Mom’s autobiography of her Summerland years

In 2001, my dad, Bill Wright, who loved to record family history, decided it was time for my Mom, Marjorie (Mott) Wright to record her memories. Dad’s stories were always very “factual,” and we tended to think them dull, yet we’ve come to appreciate them, looking back. But we loved to hear mom tell her stories any time, because they included her feelings about things, lots of humour, and also included many community and family details of the kind Dad didn’t consider historically important! Mom was an oral story-teller, and didn’t want to write down her memories, but Dad finally made her sit down and dictate some of the stories for him to type up. I’m pretty sure he “edited” them to some degree, because they have his “proper tone” combined with her story-telling ability!

The story begins with her earliest memories in Edmonton, and then in Kaleden and Penticton, but we will begin with the family’s move to Summerland.

In March 1931, we moved to Summerland and rented the little house directly below the big house–the Lipsett House. Dad’s aunt and her husband, Judge and Mrs. Kelly, needed an orchardist, so Dad worked for them for several years. Meanwhile, Emily was 6 years old and I was five. Emily was ready to begin school but, that year, Summerland was short of students for Grade 1, with the result that although I would not be six years old until the following February, I joined Emily in grade 1, and we went through school together.

Judge Kelly sold us the little house just up the road from the Lipsett house and, either while Em and I were in Grade 1 or 2, we moved there. This was to be our home until March 1938. It was while we were living here that Preston was born–22 February 1935. Because Judge Kelly’s wife was Dad’s aunt, we were sometimes invited to their place for lunch. However, if the meal was in the middle of the day and Dad would be working for them, we would eat at the table; but Dad, in from the Judge’s orchard, would have to eat his lunch in the basement as the hired man. Each Christmas, we would take turns hosting the Christmas dinner–they would host our family one Christmas–dinner and cooks! We would have them the following Christmas–along with a couple of old bachelors who were far below the Judge’s social standing and would never be invited to his house for dinner. I can remember having 17 guests around our dining table–except that we smaller ones ate at a little table.

Meanwhile, Mom had made the mortgage payments to Judge Kelly but he would never give her a receipt. Although Mom had kept an accurate record of the payments and knew the debt was paid off, the Judge claimed that we were behind in our payments, and he foreclosed on us–his near relatives. He had become a millionaire by foreclosing on people all over Summerland and thus came to own most of the town.

Meanwhile, Dad’s Uncle Daniel had retired and he wanted Dad and Dad’s brother George to take over and share his farm in Glen Ewen, Sask., near the U.S. border. The foreclosure on our home and having to move out was Dad’s excuse to move us to Glen Ewen. So, about the 18th of March 1938, we left Summerland. I had just turned 12 years old and was in grade 7. Dad and Preston travelled by train, while Mom and us three girls travelled by car with the Bergen family–a Mennonite family who owned a large farm at Swan River, Manitoba.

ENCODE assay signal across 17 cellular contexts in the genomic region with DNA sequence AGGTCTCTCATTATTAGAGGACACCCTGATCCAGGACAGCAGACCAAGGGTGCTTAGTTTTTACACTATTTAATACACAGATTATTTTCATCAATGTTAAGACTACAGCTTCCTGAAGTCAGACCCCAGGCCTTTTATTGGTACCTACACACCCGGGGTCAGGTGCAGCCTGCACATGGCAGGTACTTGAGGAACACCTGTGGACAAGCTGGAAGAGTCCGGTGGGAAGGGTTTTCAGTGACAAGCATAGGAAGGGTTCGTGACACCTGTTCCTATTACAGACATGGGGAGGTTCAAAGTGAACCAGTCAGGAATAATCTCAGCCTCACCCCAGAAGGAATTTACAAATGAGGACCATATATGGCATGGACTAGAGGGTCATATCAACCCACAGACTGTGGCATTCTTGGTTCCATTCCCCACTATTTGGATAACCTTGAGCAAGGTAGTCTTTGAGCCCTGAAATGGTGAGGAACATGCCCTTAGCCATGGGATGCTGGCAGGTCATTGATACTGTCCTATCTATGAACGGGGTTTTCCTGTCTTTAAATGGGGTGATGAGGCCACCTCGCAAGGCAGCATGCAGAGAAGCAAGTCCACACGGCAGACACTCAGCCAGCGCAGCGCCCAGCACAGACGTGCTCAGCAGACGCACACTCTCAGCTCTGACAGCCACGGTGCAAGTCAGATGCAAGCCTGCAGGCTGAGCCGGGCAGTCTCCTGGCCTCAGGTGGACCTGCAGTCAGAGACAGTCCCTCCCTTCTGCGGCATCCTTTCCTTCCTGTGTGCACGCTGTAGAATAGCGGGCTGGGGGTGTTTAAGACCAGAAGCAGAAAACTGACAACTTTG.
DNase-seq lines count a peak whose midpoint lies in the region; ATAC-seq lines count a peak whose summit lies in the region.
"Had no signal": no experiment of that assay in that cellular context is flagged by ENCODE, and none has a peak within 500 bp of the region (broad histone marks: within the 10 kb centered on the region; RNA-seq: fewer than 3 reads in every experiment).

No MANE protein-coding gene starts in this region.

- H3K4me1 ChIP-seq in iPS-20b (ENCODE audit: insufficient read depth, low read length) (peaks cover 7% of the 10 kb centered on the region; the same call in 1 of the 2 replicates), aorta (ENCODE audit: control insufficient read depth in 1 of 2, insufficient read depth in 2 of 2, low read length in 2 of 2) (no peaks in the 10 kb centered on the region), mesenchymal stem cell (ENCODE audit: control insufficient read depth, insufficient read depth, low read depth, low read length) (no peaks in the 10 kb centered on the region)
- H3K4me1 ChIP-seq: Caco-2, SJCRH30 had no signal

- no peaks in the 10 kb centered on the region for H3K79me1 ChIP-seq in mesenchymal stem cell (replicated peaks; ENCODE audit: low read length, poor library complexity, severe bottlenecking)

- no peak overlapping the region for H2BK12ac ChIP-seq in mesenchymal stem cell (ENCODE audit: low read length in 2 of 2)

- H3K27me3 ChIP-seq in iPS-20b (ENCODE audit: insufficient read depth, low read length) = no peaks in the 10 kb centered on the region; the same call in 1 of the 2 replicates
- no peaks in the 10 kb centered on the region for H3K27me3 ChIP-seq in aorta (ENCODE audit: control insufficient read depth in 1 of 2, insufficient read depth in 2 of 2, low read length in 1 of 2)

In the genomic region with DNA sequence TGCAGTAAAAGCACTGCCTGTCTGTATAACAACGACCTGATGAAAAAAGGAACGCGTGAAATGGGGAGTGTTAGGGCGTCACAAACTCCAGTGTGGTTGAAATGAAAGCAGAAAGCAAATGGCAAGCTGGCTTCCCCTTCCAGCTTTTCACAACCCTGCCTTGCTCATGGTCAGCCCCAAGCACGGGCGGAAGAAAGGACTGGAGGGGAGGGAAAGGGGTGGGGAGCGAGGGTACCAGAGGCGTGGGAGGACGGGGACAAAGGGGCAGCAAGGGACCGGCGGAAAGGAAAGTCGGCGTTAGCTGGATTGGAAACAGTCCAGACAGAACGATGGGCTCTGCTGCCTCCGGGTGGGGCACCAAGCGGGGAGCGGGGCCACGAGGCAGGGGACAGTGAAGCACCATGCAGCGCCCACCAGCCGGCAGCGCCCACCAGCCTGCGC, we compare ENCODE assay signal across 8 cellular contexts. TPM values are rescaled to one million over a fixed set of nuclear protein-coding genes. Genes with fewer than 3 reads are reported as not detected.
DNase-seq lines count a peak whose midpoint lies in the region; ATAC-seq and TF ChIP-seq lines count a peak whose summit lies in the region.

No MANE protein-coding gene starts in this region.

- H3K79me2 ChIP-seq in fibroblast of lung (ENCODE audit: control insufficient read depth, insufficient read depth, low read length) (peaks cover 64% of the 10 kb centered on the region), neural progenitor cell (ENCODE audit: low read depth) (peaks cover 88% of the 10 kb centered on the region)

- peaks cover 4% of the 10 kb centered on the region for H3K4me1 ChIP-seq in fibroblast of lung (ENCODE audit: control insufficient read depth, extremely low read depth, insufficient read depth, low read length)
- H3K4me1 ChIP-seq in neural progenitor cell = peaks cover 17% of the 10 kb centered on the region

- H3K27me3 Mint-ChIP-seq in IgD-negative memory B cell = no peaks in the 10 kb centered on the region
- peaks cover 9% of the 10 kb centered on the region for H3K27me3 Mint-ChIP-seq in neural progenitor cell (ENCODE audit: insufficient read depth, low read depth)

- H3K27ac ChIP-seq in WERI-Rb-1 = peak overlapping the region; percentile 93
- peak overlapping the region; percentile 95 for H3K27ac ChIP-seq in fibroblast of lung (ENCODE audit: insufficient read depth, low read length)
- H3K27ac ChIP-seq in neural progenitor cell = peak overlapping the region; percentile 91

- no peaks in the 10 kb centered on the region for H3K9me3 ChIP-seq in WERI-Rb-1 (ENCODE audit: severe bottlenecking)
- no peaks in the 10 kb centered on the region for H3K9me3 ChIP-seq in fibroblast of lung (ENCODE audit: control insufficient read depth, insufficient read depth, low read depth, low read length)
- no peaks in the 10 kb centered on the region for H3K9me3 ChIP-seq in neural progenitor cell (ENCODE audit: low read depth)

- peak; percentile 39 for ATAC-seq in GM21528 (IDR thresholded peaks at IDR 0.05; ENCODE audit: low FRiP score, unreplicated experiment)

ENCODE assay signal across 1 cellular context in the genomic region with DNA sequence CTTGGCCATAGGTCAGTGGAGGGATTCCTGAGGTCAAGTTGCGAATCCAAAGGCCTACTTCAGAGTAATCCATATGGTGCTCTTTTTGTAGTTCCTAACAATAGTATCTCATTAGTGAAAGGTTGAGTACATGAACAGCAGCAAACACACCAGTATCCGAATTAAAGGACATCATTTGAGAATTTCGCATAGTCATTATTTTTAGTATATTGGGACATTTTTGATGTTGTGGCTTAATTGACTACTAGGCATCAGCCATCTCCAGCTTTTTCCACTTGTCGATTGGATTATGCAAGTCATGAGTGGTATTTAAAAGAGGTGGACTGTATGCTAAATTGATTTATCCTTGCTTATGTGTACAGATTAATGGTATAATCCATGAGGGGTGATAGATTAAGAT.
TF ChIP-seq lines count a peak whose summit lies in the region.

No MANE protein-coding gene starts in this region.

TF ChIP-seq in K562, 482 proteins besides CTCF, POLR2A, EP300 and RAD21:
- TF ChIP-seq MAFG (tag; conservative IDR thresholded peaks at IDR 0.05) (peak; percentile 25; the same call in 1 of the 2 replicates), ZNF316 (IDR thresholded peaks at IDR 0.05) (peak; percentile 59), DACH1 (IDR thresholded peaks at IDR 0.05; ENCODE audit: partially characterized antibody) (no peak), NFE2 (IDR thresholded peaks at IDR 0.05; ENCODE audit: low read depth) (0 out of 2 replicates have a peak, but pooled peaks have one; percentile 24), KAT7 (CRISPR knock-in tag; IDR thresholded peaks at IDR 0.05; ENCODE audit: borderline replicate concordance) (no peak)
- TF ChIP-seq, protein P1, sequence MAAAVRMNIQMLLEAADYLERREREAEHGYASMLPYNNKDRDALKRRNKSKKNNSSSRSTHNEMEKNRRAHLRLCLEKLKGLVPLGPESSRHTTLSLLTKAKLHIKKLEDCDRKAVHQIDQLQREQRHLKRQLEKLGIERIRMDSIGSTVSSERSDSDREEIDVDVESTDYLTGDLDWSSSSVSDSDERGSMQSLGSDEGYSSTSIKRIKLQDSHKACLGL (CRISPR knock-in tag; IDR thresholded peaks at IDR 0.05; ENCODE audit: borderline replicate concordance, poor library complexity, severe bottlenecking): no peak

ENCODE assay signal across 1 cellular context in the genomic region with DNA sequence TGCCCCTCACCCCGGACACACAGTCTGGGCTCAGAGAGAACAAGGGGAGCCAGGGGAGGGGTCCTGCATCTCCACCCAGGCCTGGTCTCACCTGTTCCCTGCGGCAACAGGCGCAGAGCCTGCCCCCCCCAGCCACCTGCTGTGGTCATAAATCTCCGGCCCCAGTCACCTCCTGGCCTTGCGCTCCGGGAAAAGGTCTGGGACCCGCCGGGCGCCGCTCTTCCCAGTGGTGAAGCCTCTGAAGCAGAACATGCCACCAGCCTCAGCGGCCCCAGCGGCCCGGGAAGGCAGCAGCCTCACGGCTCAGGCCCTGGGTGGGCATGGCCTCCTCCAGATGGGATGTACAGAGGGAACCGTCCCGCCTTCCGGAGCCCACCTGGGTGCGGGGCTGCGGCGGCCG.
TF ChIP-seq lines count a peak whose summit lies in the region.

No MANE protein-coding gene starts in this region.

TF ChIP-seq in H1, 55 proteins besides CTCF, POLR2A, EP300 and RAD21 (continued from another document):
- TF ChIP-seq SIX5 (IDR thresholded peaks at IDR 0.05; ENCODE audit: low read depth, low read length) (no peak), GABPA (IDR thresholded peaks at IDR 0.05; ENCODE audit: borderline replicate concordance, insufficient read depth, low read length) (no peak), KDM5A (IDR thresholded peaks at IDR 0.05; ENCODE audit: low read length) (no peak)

The seven years we lived in Summerland before moving to Saskatchewan bring back many memories. Miss Banks, who lived just down the hill from our Lipsett home of later years, was my Grade 1 teacher. Miss Dale was my Grade 3 teacher, and Stella Wilson my Grade 4 teacher. In those days, we attended the Baptist Church, where both Miss Dale and Miss Wilson were my Sunday School teachers. These three ladies remained my friends throughout their lives. Miss Wilson also taught me piano lessons and my biggest thrill was to go to her place every Friday evening for a lesson and to sleep over with her.

Other memories of those days include reciting. Em and I belonged to the Loyal Temperance Union; and the WCTU, under the direction of Auntie Kelly, put on reciting contests, one of which I won. We found great pleasure at the beach of Okanagan Lake and of rides on the “S.S. Pentona” to Kelowna and to Penticton. And of course, the pleasure of having friends and relatives visiting us.

Our stay in Glen Ewen lasted one year…. We left Glen Ewen by train, and travelled via the C.P.R. to Sicamous and down to Kelowna, and from the via bus to Summerland, arriving there on March 11, 1939. Word had gotten around that we were coming, and there was quite a crowd of friends to meet us. As a token of our return to “Heaven,” for years after, my Dad made a point of planting peas on March 11–even though one year it meant shovelling snow aside in order to do the planting.

We moved into a house on the edge of a clay cliff overlooking Okanagan Lake. We lived there for four years. Dad worked for a couple of years for a vegetable gardener, and almost died of pneumonia during that time. Later, he obtained employment at the Dominion Experimental Station. To get to work, he rode his bicycle down to a [the paragraph cuts off here, and then kind of restarts on the next page…]

We moved into a big house on the edge of a clay cliff overlooking Okanagan Lake, on Squally Point, north of the CPR wharf–electricity, running water, and a big upstairs which made it possible for us to rent rooms to girls who worked during the fruit season, and even to keep a handsome boarder during the winter months–poor Mom’s extra contributions–and extra friends for us all! In the warm months we slept on a big sleeping porch–which would accommodate any amount of extras who happened by. And yes, we drank goat’s milk again. There was a big garden–flowers and vegetables (huge squash and pumpkins that broke off and rolled down the 250 foot cliff–amazing how many people stopped their cars on the highway below to take them home for supper.